In athletics, things started to bloom when the key players turned over. the AD hired better coaches from outside and we have become nationally known in basketball and regionally in football. The same needs to be done in adademics to make our University a truly great urban institution.

George said...

My Goodness, you are a vile individual, Anonymous 4:40. Besides that there is no relationship between athletic prowess and academic success. I would point to Harvard a perrenial cellar dweller and University of Chigcago with no athletic program.

George said...

Excuse me, I meant to say U of Chicago has no football program

George said...

Excuse me, I meant to say U of Chicago has no football program

George said...

Having recently returned to UM, after about two decades away, I am quite pleased with what I have found. Dr. Raines and Dr. Faudree are both significant improvements over the leadership of the past. The UM has improved significantly in any number of areas. In fact the only thing that hasn't changed is good basketball, I was here for the previous run for the championship. There are many successes there. Unfortunately, like many institutions of higher education they tend to be the sorts of things that most folks don't stand up and cheer for. However, there has been faculty involvement in the recent Mars landing, a significant contribution to the treatment of Parkinsons, and many other successes. Look where the faculty are coming from and you will see they are from the top universities in the country. Personally, I am pleased to be back at UM and look forward to seeing the institution grow and prosper making contributions to Memphis and the region.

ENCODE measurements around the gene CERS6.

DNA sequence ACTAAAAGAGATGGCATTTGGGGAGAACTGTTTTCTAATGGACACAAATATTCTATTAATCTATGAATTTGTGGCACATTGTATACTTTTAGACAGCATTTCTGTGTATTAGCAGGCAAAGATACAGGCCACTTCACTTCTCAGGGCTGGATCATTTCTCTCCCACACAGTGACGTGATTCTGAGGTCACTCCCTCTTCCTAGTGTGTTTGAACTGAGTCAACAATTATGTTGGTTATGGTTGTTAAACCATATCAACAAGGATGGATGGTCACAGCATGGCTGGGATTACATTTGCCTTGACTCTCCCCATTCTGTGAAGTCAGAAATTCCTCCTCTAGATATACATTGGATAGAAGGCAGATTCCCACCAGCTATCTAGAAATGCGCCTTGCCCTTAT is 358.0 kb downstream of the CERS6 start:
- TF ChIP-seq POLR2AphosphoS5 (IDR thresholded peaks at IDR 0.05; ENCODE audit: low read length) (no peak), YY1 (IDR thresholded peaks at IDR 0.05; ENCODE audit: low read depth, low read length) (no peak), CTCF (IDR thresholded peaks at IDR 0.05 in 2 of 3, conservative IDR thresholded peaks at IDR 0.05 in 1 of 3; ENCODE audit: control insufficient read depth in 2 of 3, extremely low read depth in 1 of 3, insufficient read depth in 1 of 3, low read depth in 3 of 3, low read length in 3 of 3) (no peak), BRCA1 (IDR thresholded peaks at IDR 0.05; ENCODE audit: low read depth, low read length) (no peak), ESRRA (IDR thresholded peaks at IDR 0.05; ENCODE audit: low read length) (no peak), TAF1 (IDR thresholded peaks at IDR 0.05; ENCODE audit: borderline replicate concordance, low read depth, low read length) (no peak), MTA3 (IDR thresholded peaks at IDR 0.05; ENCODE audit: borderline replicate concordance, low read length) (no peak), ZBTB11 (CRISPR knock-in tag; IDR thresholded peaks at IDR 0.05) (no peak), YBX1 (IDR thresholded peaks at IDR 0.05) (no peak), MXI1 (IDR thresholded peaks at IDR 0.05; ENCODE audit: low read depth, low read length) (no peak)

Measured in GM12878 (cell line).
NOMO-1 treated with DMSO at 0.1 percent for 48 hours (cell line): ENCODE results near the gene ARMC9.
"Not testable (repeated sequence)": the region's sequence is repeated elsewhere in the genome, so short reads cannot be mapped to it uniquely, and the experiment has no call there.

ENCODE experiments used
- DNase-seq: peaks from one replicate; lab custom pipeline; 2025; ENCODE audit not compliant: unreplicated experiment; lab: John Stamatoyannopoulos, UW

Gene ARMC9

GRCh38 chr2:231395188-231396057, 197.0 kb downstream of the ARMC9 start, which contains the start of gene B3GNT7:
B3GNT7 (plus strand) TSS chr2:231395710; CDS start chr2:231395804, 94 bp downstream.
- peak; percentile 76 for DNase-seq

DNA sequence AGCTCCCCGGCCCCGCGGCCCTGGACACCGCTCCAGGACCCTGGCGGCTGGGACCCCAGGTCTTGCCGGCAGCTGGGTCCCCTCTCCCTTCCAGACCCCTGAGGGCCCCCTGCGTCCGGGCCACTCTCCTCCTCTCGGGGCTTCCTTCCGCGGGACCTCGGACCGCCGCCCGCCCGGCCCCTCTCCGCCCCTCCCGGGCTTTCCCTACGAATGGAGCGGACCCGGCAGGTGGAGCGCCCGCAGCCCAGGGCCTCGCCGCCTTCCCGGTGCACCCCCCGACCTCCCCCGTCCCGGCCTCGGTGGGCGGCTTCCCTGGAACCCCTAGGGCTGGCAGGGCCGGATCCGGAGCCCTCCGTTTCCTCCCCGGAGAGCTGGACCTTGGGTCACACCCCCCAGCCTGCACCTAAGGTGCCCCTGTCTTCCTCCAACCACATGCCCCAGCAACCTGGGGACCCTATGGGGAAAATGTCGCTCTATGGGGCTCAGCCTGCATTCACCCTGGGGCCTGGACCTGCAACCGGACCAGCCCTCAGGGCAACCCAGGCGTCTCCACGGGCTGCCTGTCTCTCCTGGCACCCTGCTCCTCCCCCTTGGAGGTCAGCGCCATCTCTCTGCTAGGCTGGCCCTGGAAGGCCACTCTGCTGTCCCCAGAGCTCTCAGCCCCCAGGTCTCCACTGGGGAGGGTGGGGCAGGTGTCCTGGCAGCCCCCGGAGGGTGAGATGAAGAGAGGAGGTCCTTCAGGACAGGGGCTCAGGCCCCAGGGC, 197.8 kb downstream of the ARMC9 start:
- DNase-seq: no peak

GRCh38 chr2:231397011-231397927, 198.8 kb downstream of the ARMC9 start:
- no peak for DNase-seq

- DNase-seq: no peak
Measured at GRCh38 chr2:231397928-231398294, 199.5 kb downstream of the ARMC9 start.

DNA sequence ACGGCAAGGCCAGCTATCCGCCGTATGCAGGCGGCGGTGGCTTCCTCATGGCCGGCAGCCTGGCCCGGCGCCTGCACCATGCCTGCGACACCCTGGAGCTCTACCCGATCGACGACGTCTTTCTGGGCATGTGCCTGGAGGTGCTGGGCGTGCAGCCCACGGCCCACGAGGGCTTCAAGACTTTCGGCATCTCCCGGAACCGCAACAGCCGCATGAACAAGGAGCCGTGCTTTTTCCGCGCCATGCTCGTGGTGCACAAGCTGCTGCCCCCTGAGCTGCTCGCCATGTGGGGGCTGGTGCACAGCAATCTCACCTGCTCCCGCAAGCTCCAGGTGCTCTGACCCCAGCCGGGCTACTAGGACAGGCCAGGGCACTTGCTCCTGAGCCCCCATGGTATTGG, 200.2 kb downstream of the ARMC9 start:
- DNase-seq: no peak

Smart City Consulting said...


Mr. Cortright's definition of success is a city that is competitive in the global economy. In other words, it about creating a workforce that is educated and a magnet for new jobs.